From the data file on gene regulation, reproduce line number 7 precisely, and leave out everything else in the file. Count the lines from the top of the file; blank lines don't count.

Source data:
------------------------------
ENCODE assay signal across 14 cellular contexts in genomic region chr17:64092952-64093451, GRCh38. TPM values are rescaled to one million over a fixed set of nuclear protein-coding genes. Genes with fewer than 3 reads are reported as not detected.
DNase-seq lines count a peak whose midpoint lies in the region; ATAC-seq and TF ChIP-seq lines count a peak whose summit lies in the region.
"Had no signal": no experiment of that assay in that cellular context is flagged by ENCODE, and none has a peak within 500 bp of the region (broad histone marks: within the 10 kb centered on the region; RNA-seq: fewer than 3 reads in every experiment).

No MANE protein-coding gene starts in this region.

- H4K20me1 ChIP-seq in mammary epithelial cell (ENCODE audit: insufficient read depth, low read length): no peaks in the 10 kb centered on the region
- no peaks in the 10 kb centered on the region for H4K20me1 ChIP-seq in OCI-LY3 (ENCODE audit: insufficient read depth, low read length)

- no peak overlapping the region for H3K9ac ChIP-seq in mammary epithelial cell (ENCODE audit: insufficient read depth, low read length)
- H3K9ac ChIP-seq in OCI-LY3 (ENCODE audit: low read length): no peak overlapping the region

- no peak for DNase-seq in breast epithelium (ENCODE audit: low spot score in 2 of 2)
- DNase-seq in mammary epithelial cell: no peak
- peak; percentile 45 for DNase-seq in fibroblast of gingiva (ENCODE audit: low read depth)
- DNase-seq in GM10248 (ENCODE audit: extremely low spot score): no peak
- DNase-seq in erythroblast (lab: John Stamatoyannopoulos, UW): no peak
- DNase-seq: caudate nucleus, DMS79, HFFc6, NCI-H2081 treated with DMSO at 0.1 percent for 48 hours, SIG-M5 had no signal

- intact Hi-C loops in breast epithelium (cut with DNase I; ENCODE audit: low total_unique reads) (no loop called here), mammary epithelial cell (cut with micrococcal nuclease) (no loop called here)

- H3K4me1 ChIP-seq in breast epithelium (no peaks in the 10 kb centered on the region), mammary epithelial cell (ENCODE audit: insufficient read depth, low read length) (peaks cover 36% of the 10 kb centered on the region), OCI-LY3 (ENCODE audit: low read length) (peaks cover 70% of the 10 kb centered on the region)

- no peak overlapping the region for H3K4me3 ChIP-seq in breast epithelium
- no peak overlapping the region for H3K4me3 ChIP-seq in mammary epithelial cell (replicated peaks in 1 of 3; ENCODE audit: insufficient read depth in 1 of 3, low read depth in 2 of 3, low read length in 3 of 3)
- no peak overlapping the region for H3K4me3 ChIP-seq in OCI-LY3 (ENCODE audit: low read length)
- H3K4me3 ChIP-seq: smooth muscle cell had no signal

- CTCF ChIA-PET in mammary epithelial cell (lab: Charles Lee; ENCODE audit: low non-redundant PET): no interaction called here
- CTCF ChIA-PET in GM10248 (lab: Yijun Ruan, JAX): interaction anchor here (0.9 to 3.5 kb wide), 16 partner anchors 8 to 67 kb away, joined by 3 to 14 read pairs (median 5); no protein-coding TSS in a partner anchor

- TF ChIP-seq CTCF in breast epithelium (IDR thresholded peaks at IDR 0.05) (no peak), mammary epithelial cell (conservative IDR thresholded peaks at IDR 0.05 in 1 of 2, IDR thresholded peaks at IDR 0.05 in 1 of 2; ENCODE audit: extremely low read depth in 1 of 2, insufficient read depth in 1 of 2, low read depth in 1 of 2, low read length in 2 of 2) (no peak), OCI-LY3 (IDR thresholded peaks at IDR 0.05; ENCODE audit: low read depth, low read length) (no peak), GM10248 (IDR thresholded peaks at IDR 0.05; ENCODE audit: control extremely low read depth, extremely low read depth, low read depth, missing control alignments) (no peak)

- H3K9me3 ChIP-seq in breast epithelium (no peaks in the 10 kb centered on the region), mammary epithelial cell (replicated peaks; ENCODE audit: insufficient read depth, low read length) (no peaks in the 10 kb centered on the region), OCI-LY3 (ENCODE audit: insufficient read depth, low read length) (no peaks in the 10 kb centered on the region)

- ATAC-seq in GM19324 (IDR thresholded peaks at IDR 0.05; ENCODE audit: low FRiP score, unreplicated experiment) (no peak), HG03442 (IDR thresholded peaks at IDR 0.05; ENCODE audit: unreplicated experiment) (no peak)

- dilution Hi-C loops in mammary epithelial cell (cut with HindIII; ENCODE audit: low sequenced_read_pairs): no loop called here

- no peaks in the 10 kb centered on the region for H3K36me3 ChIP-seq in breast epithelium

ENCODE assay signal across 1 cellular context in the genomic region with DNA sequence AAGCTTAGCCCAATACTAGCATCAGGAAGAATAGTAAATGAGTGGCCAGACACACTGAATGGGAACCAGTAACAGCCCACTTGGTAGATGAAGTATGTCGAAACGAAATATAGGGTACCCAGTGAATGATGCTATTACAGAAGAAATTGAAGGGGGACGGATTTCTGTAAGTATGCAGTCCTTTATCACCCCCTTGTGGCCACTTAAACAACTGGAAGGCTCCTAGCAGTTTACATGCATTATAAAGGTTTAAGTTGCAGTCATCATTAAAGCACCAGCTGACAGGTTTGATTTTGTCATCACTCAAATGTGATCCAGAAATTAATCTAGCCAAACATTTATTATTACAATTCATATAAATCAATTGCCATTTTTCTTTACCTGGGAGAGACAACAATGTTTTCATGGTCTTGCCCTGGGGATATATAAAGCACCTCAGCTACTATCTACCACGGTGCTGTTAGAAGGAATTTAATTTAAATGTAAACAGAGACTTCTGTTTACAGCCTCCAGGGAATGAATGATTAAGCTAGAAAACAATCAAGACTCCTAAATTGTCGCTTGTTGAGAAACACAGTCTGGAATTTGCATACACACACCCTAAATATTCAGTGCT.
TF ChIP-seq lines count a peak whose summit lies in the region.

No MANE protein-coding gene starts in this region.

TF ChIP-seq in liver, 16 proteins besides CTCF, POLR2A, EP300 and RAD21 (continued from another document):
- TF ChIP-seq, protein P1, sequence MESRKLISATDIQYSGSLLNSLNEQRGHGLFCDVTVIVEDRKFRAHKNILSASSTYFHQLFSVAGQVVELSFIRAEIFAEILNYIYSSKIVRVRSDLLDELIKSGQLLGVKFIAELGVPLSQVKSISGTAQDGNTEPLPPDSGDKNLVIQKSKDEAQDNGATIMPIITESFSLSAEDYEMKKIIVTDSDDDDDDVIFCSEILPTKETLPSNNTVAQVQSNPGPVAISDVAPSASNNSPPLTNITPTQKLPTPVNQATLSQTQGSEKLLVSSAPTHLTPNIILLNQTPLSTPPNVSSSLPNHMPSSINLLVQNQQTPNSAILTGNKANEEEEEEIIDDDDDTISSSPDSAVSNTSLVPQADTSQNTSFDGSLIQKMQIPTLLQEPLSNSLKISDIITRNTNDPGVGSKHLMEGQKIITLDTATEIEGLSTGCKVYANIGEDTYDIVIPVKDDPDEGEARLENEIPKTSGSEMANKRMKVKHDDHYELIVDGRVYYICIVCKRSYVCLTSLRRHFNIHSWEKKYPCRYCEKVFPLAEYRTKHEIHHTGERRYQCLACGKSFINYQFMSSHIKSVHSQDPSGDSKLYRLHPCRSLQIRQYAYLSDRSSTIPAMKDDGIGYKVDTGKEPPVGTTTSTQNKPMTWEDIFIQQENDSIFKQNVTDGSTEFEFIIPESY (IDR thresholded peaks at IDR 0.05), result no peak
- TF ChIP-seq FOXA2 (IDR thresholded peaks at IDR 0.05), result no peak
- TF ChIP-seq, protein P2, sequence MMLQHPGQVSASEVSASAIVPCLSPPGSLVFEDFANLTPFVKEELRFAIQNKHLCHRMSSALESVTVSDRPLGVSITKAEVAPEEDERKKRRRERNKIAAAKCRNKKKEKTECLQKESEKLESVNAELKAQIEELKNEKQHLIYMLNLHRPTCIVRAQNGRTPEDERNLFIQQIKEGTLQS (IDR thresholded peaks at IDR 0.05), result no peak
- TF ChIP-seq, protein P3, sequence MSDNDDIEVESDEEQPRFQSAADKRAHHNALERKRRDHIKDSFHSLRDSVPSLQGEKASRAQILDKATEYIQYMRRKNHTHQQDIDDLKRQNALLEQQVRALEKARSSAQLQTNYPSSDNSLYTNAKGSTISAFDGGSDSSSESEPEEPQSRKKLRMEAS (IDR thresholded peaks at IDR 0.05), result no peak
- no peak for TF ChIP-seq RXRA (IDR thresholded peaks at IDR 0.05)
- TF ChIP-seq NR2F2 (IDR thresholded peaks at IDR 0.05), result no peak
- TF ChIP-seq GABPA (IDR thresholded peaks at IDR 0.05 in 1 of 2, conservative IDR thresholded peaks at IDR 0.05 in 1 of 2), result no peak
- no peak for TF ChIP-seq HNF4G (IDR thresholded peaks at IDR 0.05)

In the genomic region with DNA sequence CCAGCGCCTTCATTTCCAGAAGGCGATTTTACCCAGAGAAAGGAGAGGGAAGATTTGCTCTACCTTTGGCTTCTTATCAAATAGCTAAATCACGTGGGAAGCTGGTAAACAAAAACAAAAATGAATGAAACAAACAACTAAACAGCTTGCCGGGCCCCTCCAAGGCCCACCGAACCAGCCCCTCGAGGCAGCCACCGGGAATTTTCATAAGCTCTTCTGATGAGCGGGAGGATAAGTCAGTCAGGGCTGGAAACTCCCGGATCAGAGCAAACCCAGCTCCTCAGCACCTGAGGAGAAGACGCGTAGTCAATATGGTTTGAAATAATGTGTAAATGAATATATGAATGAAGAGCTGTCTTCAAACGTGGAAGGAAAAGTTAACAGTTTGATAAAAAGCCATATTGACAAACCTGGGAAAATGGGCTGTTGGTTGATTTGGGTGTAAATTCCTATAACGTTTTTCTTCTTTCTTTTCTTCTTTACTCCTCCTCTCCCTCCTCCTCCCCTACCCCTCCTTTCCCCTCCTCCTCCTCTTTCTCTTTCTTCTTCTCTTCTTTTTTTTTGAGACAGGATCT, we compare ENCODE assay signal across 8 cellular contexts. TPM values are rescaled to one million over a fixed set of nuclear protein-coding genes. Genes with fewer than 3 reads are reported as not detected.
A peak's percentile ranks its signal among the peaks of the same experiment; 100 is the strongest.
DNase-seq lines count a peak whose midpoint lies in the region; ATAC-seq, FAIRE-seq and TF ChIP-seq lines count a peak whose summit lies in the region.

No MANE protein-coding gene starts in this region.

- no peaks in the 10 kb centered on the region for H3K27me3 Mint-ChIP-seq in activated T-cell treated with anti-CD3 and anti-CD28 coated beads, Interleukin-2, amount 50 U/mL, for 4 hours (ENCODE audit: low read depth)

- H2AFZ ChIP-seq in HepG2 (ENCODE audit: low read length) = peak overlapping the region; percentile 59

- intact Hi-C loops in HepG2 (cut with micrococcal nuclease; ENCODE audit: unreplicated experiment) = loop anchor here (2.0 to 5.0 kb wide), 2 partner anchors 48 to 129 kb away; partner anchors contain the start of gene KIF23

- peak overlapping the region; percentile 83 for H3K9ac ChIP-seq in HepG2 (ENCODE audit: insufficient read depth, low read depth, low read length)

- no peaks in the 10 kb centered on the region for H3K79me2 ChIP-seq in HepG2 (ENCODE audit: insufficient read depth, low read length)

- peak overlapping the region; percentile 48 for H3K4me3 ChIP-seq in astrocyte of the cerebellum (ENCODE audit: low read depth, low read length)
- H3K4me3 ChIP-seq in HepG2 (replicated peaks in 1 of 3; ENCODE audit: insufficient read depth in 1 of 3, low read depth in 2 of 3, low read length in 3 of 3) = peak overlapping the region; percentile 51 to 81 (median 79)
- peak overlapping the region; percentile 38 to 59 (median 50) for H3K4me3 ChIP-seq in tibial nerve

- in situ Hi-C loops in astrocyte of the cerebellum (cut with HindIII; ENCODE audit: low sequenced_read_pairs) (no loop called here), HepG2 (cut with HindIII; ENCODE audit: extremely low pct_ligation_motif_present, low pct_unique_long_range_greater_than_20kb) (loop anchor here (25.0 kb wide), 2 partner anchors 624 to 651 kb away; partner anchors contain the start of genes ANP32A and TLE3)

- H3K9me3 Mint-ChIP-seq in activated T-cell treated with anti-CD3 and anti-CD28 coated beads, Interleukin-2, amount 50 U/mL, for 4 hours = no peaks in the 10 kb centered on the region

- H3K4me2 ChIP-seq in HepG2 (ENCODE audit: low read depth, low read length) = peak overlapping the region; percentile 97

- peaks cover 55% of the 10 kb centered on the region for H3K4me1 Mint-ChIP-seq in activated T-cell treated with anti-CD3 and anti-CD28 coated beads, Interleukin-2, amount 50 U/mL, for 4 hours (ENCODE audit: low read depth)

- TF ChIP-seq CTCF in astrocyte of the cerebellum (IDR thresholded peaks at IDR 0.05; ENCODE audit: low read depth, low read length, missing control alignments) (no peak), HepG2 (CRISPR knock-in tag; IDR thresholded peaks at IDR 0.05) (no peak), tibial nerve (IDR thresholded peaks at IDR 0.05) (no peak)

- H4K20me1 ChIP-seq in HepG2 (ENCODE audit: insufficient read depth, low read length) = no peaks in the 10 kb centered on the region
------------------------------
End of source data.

- no peak overlapping the region for H3K9ac ChIP-seq in mammary epithelial cell (ENCODE audit: insufficient read depth, low read length)